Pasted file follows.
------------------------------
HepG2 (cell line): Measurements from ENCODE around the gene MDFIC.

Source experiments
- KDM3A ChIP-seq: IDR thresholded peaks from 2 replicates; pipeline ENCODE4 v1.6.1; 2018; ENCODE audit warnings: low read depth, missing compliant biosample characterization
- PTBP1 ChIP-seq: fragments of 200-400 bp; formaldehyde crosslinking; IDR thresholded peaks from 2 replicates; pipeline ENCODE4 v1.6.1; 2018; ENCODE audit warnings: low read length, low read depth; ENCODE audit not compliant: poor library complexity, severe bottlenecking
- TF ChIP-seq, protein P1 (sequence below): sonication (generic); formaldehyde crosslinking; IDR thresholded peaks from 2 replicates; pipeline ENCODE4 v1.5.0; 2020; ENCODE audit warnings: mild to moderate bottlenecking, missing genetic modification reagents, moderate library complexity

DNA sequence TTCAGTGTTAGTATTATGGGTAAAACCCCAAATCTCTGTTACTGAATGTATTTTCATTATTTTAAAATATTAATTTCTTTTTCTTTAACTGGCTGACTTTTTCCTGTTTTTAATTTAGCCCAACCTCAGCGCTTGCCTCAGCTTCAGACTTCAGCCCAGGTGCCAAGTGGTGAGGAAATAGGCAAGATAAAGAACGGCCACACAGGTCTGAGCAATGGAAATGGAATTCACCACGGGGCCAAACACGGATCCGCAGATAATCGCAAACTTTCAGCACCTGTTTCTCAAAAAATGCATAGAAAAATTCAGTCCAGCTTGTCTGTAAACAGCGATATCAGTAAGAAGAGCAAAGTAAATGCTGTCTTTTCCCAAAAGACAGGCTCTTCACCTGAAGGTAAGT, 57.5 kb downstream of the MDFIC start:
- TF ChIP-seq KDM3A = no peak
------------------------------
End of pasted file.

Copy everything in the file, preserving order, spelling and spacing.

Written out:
HepG2 (cell line): Measurements from ENCODE around the gene MDFIC.

Source experiments
- KDM3A ChIP-seq: IDR thresholded peaks from 2 replicates; pipeline ENCODE4 v1.6.1; 2018; ENCODE audit warnings: low read depth, missing compliant biosample characterization
- PTBP1 ChIP-seq: fragments of 200-400 bp; formaldehyde crosslinking; IDR thresholded peaks from 2 replicates; pipeline ENCODE4 v1.6.1; 2018; ENCODE audit warnings: low read length, low read depth; ENCODE audit not compliant: poor library complexity, severe bottlenecking
- TF ChIP-seq, protein P1 (sequence below): sonication (generic); formaldehyde crosslinking; IDR thresholded peaks from 2 replicates; pipeline ENCODE4 v1.5.0; 2020; ENCODE audit warnings: mild to moderate bottlenecking, missing genetic modification reagents, moderate library complexity

DNA sequence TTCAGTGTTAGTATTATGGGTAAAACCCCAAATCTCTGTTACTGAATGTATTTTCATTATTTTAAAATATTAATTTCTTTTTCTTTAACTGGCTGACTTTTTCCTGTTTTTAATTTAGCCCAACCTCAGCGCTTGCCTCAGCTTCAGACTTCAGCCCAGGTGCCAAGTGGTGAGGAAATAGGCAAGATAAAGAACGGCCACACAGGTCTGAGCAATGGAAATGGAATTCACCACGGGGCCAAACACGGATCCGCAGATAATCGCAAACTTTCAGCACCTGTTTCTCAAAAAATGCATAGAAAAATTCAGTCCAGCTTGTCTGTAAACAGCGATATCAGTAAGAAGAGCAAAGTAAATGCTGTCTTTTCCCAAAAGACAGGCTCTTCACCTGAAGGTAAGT, 57.5 kb downstream of the MDFIC start:
- TF ChIP-seq KDM3A = no peak